Plan Now for Aging-in-Place Home Improvements

Photo from  Ei Ei Home

Photo from Ei Ei Home


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by Phillip B. Burum, DR Horton,

President, Building Industry Association (BIA) Baldy View Chapter

50 years ago, while Americans were still celebrating the first successful manned lunar landing, Californians celebrated the inauguration of the first native Californian as President of the United States. NASA was setting the stage to ‘win the space race’ by landing the first men on the moon and Michael Lang began planning for an outdoor music festival in upstate New York. 1969 was a truly remarkable year for anyone who was fortunate enough to witness those events first-hand.

     Those that stood frozen in front of their television watching Neil Armstrong take those first steps or that joined the nearly half million rain-soaked and mud-covered attendees of Woodstock are now either retired or actively planning for their retirement. Planning for retirement should be on the mind of everyone from the first day they enter the workforce but for those where the decision to retire is imminent or has already taken place, deciding where you will live out your ‘golden years’ is among the biggest issues you will face.

     Americans are living longer, more active, and healthier lives which makes planning for retirement a different proposition that it was only a few generations ago. America’s builders have responded by providing far more housing options today which are designed to fit the lifestyle of nearly every senior, from the most relaxed to the most active. If you are in the planning stage, be sure to check out at least one of the many age-targeted new home communities in our region.

     If you have decided, however, that your current home is the best option for your retirement years; open your computer, go to your favorite web browser and search the term ‘aging-in-place’ (if needed, your grandchildren will show you how). You will find a plethora of information on remodeling techniques and concepts for addressing your current and future needs.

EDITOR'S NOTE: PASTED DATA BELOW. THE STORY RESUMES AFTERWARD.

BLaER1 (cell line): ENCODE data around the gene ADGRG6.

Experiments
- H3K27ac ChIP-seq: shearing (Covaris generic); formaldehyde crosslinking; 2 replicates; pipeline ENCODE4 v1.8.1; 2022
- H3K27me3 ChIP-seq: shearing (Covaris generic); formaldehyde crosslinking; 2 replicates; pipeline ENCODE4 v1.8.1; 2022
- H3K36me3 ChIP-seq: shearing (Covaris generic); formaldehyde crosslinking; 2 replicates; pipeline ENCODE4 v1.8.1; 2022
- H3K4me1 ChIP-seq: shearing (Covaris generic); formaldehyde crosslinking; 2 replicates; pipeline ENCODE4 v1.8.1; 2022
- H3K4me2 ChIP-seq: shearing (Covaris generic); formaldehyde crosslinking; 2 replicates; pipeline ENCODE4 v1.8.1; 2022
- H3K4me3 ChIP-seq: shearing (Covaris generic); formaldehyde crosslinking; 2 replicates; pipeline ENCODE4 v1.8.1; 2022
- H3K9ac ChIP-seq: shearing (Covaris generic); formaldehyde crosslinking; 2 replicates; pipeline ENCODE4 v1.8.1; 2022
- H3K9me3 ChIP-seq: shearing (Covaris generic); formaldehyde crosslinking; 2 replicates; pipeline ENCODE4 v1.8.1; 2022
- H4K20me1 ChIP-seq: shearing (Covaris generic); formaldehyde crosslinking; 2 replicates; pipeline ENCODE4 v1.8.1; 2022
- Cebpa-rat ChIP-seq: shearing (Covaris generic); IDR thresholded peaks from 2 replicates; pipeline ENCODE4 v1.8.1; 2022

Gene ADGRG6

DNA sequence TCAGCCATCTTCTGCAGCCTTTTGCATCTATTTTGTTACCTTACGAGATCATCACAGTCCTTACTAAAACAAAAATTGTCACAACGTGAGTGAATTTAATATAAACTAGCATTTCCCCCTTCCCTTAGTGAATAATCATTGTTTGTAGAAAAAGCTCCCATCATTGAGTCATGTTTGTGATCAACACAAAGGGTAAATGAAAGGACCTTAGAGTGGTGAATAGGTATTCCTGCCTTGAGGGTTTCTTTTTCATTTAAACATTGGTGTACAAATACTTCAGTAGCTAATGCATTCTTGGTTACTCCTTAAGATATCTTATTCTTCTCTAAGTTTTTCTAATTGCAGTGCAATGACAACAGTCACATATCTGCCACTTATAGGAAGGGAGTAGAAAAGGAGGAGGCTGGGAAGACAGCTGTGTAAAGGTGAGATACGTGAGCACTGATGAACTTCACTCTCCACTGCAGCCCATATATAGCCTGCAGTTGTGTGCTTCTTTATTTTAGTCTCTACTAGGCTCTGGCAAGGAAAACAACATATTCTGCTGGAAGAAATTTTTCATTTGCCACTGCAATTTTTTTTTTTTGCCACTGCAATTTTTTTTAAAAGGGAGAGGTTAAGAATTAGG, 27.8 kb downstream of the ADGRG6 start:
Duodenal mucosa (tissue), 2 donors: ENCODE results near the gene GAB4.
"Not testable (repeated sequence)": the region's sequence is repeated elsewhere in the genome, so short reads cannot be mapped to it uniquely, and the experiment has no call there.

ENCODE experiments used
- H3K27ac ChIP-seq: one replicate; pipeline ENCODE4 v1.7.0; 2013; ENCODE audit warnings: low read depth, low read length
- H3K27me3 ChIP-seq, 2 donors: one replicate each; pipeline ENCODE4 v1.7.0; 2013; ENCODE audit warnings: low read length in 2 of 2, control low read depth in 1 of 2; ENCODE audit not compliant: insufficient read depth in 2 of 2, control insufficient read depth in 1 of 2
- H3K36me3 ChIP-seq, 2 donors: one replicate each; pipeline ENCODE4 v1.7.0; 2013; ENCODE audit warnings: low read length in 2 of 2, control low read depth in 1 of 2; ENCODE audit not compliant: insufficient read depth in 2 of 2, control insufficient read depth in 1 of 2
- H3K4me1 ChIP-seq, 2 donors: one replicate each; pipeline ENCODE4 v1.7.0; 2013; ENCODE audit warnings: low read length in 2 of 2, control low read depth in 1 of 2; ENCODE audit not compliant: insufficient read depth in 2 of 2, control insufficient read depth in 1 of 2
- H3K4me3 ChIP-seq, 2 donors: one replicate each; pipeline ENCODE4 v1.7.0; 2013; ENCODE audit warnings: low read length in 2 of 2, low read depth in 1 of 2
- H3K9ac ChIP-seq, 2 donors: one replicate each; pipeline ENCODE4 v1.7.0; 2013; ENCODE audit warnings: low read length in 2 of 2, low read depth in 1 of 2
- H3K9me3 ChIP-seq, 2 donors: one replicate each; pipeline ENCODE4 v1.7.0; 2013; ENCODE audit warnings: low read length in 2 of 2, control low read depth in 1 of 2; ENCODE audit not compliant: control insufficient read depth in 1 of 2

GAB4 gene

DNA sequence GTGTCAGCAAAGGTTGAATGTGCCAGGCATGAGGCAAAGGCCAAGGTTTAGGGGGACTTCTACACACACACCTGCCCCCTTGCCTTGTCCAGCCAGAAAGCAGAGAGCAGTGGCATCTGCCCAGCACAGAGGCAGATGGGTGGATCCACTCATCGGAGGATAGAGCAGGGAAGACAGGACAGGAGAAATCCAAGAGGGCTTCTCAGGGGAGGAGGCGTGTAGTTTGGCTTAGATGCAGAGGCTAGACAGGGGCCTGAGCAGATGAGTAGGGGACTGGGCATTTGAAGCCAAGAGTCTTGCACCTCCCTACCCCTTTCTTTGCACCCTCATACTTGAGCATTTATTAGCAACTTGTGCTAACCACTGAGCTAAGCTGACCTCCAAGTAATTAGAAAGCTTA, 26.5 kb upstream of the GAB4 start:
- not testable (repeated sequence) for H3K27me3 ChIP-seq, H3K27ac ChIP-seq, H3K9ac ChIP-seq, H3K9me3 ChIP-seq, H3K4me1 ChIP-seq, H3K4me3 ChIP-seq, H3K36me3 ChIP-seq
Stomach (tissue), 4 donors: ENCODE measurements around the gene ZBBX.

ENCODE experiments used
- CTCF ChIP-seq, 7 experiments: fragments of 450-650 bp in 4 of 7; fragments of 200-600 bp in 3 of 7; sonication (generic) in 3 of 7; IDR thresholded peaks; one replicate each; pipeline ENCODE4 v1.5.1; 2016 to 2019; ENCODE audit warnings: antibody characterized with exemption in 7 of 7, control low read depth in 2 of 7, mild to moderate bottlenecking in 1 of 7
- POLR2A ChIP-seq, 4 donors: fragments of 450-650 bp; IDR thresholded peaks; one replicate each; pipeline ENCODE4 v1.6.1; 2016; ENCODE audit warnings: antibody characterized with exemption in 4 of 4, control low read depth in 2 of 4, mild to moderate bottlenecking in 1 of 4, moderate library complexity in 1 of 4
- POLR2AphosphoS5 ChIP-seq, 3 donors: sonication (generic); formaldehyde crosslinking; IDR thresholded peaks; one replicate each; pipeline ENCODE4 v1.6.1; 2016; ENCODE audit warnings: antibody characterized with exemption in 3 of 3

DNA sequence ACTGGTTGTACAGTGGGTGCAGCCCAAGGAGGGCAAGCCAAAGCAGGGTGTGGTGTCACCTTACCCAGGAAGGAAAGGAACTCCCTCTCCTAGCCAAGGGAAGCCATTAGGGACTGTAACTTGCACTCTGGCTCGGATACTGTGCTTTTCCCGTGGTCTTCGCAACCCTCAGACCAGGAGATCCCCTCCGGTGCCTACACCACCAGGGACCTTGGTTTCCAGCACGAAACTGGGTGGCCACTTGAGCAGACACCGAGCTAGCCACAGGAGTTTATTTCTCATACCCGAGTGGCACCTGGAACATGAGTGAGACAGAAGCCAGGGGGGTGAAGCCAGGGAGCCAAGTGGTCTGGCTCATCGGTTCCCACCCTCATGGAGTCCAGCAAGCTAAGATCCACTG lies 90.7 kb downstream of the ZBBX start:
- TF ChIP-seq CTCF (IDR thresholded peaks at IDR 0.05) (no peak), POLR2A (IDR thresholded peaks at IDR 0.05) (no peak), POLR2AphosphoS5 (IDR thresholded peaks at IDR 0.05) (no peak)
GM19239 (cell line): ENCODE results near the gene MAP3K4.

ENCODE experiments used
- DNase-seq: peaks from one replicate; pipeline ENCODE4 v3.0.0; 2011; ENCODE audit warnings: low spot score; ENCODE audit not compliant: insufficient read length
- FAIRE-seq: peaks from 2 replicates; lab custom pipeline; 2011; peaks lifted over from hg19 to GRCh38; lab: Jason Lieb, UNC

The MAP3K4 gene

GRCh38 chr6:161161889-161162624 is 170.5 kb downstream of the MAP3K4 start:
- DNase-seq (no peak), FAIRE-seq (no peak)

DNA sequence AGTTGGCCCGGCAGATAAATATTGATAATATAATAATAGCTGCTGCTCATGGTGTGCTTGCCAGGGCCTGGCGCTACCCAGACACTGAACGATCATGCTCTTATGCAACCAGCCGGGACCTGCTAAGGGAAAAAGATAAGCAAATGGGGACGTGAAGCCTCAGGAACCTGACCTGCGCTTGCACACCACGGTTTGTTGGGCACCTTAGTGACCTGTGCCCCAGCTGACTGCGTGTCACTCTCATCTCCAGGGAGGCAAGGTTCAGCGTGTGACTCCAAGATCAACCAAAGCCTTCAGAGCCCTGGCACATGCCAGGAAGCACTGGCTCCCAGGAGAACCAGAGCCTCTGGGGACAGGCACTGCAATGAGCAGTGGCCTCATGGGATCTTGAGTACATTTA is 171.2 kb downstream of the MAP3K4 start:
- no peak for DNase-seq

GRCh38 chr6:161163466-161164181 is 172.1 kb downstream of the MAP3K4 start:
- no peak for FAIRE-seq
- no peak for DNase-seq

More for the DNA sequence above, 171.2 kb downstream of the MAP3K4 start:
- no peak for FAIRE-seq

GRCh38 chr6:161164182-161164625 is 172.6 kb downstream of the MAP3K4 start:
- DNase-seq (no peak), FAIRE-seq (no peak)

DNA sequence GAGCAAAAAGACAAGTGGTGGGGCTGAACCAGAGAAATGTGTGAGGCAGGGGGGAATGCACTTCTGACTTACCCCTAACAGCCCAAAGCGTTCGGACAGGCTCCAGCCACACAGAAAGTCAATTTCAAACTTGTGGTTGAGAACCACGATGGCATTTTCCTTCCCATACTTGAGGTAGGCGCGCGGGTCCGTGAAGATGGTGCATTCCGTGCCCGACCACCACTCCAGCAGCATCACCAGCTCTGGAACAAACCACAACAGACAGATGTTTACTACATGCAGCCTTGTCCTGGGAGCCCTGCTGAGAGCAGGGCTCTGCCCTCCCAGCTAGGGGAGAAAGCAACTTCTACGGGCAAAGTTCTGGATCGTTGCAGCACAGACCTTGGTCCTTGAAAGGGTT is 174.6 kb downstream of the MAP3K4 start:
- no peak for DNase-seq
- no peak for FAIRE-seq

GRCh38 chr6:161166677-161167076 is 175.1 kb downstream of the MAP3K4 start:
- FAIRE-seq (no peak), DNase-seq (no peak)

Because so many retiring Americans are choosing to remain in their homes, the National Association of Home Builders (NAHB) now offers a certification for remodeling professionals who specialize in making existing homes safer, more convenient and more comfortable for seniors.

     The NAHB-Certified Aging-in-Place Specialists (CAPS) designation was created by NAHB in collaboration with American Association of Retired Persons (AARP) to provide a reliable way to identify the best professionals to make improvements designed to last a lifetime. CAPS graduates receive specific training about both the technical and construction aspects of building for aging homeowners.

According to a recent NAHB survey, today about 80 percent of remodeling companies perform aging-in-place projects. The most popular such improvements focus on reducing maintenance and increasing the ease with which homeowners may move around within and without the home.

     Aging-in-place remodeling projects that saw the largest increases over the past five years were additional lighting also known as “task lighting,” curb-less showers, bathtub grab bars, non-slip floors and widened doorways. The most popular exterior improvements include ramps or “zero step” entrances, package shelves near front doors, handrails installed at existing steps and porch or front door sidelights.

     Because the kitchen is a major focus for home buyers and sellers, key aging-in-place kitchen improvements include; elevating dishwashers and other appliances to protect against back strain, rolling islands that can be placed under counters when not in use, revolving corner shelves, pull-out shelves and cutting boards, larger cabinet and drawer pulls and sinks that adjust to different heights.

     The affordability of aging-in-place remodeling is enhanced by the fact that medically necessary changes such as wider doorways or a roll-in shower may be deductible on your taxes if supported by a letter from your doctor.

These are just some of the improvements that can add comfort and convenience to your home. So, if you’re ready to retire and looking for a remodeler, make sure you choose one with a CAPS designation from NAHB at nahb.org/remodelerassociatedirectory on the web. Ask them to show you all of the ways a remodeling job can make your home an easier place to thrive in during your golden years. For more information on remodeling, homebuying and homeownership visit www.biabuild.com or www.nahb.com/remodel on the web.

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